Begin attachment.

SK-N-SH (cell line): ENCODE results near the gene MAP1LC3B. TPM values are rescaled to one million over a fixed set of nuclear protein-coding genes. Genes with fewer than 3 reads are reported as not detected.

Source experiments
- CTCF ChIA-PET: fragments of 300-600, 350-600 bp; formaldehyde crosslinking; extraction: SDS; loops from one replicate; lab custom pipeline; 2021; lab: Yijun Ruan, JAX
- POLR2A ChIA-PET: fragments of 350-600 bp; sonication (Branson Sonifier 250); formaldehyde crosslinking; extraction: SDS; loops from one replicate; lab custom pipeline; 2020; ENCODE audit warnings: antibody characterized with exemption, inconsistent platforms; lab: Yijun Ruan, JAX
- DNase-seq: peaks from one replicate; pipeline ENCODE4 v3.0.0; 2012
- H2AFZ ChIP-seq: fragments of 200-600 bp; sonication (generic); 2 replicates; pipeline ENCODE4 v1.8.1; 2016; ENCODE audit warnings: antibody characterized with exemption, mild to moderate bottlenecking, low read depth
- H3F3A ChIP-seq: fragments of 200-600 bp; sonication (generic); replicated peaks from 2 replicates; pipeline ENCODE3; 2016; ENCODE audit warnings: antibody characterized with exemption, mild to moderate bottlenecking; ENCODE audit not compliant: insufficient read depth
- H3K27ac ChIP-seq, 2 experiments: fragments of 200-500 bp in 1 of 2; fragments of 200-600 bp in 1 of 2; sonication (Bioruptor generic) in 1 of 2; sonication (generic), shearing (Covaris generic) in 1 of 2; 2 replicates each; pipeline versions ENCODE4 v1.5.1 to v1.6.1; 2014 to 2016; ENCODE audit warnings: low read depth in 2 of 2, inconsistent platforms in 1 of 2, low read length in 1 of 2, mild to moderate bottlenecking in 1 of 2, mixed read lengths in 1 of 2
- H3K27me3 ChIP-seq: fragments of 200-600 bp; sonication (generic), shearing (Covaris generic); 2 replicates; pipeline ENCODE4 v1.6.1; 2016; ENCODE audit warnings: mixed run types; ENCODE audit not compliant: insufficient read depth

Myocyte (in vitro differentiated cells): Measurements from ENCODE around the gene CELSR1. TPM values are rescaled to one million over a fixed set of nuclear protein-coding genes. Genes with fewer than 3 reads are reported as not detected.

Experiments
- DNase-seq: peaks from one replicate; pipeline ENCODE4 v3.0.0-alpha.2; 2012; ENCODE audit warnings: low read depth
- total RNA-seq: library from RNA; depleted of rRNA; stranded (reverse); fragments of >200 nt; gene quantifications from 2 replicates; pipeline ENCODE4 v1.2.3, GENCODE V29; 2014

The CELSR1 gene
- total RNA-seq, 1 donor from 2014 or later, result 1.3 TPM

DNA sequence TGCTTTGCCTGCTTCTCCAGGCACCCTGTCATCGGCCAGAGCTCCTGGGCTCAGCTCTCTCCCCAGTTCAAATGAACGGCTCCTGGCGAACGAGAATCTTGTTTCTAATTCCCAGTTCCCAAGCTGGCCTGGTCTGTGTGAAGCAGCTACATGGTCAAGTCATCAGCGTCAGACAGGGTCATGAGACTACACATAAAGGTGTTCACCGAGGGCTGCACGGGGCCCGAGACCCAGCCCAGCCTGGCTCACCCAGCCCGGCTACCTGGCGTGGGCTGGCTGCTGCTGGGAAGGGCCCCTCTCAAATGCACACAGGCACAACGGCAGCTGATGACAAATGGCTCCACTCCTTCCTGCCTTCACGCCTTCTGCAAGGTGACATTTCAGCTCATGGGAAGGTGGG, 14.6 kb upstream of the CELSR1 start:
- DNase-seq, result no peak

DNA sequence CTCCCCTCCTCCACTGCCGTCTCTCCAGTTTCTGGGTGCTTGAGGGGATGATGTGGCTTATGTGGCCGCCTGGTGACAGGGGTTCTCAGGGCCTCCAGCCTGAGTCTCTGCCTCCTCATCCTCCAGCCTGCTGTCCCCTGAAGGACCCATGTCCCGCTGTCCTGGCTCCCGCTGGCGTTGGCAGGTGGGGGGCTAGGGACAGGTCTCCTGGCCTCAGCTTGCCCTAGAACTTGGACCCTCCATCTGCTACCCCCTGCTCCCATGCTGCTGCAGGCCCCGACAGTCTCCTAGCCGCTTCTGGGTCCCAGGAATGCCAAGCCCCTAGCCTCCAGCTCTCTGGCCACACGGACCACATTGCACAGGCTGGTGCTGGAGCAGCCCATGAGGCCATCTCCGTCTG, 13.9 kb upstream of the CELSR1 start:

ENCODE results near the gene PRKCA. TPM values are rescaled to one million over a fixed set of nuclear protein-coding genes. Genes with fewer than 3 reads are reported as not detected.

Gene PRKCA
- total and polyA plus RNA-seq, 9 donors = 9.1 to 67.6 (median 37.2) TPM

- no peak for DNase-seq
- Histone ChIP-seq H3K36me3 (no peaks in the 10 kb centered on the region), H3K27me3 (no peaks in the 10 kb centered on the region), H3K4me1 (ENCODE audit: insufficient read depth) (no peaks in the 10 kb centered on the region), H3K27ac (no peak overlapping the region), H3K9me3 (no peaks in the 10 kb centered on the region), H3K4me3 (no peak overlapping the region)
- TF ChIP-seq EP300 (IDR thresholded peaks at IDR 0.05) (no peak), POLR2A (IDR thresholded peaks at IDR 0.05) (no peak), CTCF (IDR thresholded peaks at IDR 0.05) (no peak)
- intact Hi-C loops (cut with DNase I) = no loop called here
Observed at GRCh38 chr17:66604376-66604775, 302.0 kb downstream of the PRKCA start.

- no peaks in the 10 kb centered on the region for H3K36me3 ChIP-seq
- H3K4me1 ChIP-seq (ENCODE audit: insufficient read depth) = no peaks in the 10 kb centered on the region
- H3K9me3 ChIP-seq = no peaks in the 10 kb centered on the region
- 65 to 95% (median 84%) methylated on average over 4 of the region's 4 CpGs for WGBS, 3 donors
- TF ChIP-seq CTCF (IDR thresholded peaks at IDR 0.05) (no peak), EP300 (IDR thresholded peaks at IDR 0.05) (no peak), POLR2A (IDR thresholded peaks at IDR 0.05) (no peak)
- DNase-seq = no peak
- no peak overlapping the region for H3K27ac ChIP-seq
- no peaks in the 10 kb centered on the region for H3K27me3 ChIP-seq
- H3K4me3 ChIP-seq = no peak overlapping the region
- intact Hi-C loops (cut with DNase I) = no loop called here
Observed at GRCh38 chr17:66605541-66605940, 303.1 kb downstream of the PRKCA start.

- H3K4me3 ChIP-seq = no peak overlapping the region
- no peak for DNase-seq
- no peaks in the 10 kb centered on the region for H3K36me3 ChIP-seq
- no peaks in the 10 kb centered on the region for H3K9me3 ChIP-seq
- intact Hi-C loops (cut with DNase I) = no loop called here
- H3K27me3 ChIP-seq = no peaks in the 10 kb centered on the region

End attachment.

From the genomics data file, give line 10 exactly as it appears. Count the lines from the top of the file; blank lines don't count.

Myocyte (in vitro differentiated cells): Measurements from ENCODE around the gene CELSR1. TPM values are rescaled to one million over a fixed set of nuclear protein-coding genes. Genes with fewer than 3 reads are reported as not detected.